OpenMP*

Introduction to Parallel Programming video lecture series – Part 05 “OpenMP for Domain Decomposition”

The lecture given here is the fifth part in the “Introduction to Parallel Programming” video series. This part gives an introduction to the OpenMP library for parallel programming, shows how to identify loops whose iterations can be executed in parallel, and how OpenMP pragmas can be added to execute loop iterations in parallel. OpenMP clauses to define private copies of variables and to define reduction operations on selected variables within parallel loops are also covered.

Introduction to Parallel Programming hands-on programming lab – Recursive Quicksort

This hands-on exercise lab, Quicksort, is a programming lab associated with the video lecture “Implementing a Task Decomposition” (Part 9) from the “Introduction to Parallel Programming” series. This problem seeks to parallelize the recursive implementation of the Quicksort algorithm with a task decomposition solution. The lab contents include source files and written instructions to guide the programmer in converting the serial source code into an equivalent parallel version using OpenMP.

Introduction to Parallel Programming hands-on programming lab – Prime Finder (Intel)

This hands-on exercise lab, Prime Finder, is one of two programming labs associated with the video lecture “OpenMP for Domain Decomposition” (Part 5) of the “Introduction to Parallel Programming” series. The lab contents include source files and written instructions to guide the programmer in converting the serial source code into an equivalent parallel version using OpenMP. Solution source files and a walk through solution video are provided to explain how the initial serial codes can be transformed into equivalent parallel source codes.

Introduction to Parallel Programming hands-on programming lab – Numeric Search

This hands-on exercise lab, Numeric Search, is one of two programming labs associated with the video lecture “Confronting Race Conditions” (Part 6) of the “Introduction to Parallel Programming” series. This problem examines numeric values in order to determine how many conform to a given set of properties. The lab contents include source files and written instructions to guide the programmer in converting the serial source code into an equivalent parallel version using OpenMP.

Introduction to Parallel Programming hands-on programming lab – Matrix Multiplication (Intel)

This hands-on exercise lab, Matrix Multiplication, is one of two programming labs associated with the video lecture “OpenMP for Domain Decomposition” (Part 5) of the “Introduction to Parallel Programming” series. The lab contents include source files and written instructions to guide the programmer in converting the serial source code into an equivalent parallel version using OpenMP. Solution source files and a walk through solution video are provided to explain how the initial serial codes can be transformed into equivalent parallel source codes.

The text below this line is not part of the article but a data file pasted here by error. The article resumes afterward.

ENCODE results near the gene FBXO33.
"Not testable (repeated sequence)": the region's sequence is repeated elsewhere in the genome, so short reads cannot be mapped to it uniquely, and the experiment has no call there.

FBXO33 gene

Basic Parallel Programming Concepts (VTU)

The primary objective of this chapter is to make students understand the concepts of parallel programming. The chapter is dealt with as an extension to C programming so that the student develops an insight into writing parallel programs. This chapter does not intend to teach any in- depth concepts of Operating System, Computer Architecture, threading etc, but only introduces the relevant concept wherever necessary.

Case Study in Parallel Computation and Graphics Visualization: Parallel N-Body

Target Audience: Undergraduate with 3D math and physics background (senior)

Description: Medium-sized project that simulates the n-body problem (multiple non-colliding celestial objects influencing each other through gravity). Uses OpenGL and FreeGlut for visualization. Includes three versions for both Windows and Linux: serial, OpenMP, and CILK.

Case Study in Parallel Computation and Graphics Visualization: Parallel Ray Tracer

Target Audience: Graduate with 3D math and Linear Algebra background

Large project with feature-rich ray tracer (including anti-aliasing, glossy reflections, translucency, depth of field, soft shadows, and median-split volume hierarchy acceleration structure). Does not include visualization, but can easily be converted to support OpenCV. Reads Pixar Renderman (*.RIB) files and outputs *.PPM image files. Includes three versions for both Windows and Linux: serial, OpenMP, and CILK.

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